“Groomed by Europe, feared by enemies, sure of victory” – this was how the German magazine Der Spiegel described the incumbent President of Kazakhstan, Kassym-Jomart Tokayev, on the eve of the presidential election, which took place on Nov. 20.
Der Spiegel magazine is correct in its vision of Europe (and the West in general) “grooming” President Tokayev. Since Tokayev won his first election in 2019, he has shown himself to be a reliable partner and precisely the person who could provide the combination of freedom and stability that foreign investors love and foreign governors respect.
Tokayev took resolute action against the attempted coup d’etat at the beginning of 2022, but he also revealed himself as a Democrat and a forgiving person. Several amnesties eased the punishment for the so-called “January protesters” (an expression of Western press), except those who took direct part in murders, setting government buildings on fire, and other terrorist acts. So, one can make a minor correction to the appraisal of Der Spiegel magazine: “Tokayev’s enemies” should not fear the President personally, but instead the law and the democratic order that can protect themselves without resorting to dictatorial methods.
President Tokayev is a democrat, and the election and recent amendments to the Constitution of Kazakhstan revealed the democratic nature of his rule.
From now on, the President is re-elected for the next seven years, and future candidates will also vie for seven years long terms. Still, neither Tokayev himself nor his successors – neither of them will have the opportunity to run for the second term. Since the suggestion of this new system (which makes one remember the constitutional reform of General de Gaulle in France, who also introduced the seven years long term for presidents after his victory in 1958) came from President Tokayev himself, one can make the logical conclusion: the President is not seeking “special powers” for himself, and he is not afraid of responsibility.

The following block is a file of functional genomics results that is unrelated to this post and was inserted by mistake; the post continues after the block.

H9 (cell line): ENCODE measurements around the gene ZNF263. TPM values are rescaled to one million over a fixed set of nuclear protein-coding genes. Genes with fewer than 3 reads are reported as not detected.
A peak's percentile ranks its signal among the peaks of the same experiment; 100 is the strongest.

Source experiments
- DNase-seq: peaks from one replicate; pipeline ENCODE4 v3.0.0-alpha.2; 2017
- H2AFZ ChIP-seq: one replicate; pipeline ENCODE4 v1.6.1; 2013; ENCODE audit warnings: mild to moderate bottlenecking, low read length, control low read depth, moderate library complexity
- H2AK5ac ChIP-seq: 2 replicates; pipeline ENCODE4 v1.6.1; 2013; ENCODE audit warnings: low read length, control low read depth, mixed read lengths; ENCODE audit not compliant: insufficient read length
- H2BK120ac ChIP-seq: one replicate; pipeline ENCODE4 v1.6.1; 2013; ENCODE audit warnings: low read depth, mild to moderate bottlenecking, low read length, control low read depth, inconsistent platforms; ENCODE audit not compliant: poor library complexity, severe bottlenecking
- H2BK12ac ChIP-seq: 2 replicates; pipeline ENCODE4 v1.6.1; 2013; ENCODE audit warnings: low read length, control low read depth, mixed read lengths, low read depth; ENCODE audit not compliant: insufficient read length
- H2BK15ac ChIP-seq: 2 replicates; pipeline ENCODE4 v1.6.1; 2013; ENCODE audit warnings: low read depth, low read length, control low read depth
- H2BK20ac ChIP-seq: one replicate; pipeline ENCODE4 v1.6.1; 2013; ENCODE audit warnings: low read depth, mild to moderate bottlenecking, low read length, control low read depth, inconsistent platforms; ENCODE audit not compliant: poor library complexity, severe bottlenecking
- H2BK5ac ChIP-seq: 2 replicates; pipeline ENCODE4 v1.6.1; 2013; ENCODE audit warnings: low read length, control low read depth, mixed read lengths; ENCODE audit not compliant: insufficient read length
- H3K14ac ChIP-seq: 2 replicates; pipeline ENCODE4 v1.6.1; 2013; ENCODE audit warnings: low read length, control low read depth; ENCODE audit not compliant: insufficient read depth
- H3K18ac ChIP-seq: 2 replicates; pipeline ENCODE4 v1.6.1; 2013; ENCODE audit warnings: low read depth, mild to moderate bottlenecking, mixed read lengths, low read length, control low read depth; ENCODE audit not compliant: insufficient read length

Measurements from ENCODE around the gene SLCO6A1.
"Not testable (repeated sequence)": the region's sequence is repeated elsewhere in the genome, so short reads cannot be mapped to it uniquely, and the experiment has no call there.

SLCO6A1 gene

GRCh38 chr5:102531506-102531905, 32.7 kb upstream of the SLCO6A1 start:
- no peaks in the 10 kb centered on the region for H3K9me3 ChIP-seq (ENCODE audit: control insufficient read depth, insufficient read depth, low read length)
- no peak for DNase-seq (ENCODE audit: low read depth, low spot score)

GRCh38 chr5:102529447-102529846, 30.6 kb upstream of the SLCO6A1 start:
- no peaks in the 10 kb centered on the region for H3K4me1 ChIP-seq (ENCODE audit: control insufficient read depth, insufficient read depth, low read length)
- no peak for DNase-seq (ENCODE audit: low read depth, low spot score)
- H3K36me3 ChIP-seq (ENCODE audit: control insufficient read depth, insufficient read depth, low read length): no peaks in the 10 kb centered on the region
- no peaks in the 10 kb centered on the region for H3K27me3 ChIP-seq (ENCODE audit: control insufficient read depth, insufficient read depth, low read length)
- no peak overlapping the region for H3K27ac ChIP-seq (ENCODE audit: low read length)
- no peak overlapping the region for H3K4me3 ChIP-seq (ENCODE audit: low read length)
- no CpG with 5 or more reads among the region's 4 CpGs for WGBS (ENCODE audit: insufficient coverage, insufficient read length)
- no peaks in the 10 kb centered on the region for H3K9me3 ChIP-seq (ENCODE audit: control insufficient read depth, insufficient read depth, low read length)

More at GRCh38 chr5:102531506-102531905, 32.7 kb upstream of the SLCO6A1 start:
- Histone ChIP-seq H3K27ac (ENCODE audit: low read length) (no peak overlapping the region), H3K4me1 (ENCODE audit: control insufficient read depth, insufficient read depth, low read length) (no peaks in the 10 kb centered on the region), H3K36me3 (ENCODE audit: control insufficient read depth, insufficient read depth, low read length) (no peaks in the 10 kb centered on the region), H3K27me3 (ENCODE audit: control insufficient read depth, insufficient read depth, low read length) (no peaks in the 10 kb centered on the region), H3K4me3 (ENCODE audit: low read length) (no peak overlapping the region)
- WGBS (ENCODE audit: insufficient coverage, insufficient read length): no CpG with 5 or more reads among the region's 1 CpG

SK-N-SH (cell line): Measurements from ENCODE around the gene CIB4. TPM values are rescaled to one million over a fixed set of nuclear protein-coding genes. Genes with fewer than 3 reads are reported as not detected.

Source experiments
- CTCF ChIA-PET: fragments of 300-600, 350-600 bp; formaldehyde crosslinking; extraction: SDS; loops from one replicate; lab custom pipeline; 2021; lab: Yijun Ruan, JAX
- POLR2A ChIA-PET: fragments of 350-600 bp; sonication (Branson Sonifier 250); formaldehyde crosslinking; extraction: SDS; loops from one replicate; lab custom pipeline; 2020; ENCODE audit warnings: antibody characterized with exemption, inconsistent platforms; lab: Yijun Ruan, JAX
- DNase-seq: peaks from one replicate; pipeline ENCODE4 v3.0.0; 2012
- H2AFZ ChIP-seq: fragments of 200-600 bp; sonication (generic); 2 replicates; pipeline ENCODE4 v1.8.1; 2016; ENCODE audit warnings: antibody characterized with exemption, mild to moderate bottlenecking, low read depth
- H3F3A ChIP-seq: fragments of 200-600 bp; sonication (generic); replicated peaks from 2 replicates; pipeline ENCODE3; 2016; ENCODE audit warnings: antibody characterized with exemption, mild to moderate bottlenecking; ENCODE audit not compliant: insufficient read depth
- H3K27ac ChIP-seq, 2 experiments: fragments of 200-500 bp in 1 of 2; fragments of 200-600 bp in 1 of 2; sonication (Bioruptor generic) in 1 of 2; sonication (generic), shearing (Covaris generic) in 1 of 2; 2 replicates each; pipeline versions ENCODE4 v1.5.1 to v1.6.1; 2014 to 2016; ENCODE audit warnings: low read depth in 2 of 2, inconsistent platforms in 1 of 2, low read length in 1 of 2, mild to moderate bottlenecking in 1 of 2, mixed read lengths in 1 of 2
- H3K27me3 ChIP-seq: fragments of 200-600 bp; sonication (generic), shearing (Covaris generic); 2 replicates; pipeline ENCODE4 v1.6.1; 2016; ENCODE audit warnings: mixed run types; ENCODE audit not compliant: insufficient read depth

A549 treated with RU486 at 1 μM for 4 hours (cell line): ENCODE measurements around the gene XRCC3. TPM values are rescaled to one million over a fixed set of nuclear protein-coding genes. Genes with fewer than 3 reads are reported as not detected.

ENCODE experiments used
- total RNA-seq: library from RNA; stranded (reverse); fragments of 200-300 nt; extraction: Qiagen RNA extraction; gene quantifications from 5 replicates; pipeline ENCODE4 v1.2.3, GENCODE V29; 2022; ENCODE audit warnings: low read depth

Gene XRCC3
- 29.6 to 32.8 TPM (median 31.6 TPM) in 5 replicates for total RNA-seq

If he had been afraid, he would have left himself some “loophole” that would allow him to stay in power after the expiration of his current mandate in 2029, thus blocking any possible investigations or court verdicts in the future.
Tokayev chose the democratic way because he wanted to avoid the “monopolization of power,” which is a natural product of the “super-presidential” model that had existed in Kazakhstan before.
“A strong president, an influential parliament, and an influential government” – such is the formula for success suggested by Tokayev. And the people supported this formula wholeheartedly.
Foreign business shares this enthusiasm of the people. More than 69 percent of European and American business leaders with investments in Kazakhstan, according to a YouGov survey, believe that the recently adopted pro-democracy reforms will be good for their business in the republic. Moreover, they think that the reforms have already “made Kazakhstan a more attractive investment opportunity,” YahooFinance reports.
In the badly divided world of today, the success of democracy in Kazakhstan is good news for everyone. Let us remind our readers that Kazakhstan, under President Tokayev, is the only country in the former Soviet Union (and one of very few in the world) that managed to retain good relations with all four central poles of today’s world: the U.S., the EU, Russia, and China. In this context, the reassuring words of President Tokayev about the “continuation of the multi-vector approach” in Astana’s foreign policy can also be viewed as a sign of continued allegiance to the idea of a multipolar world.
The author is Dmitry Babich, a Moscow-based journalist with 30 years of experience covering global politics, and a frequent guest on BBC, Al Jazeera, and RT.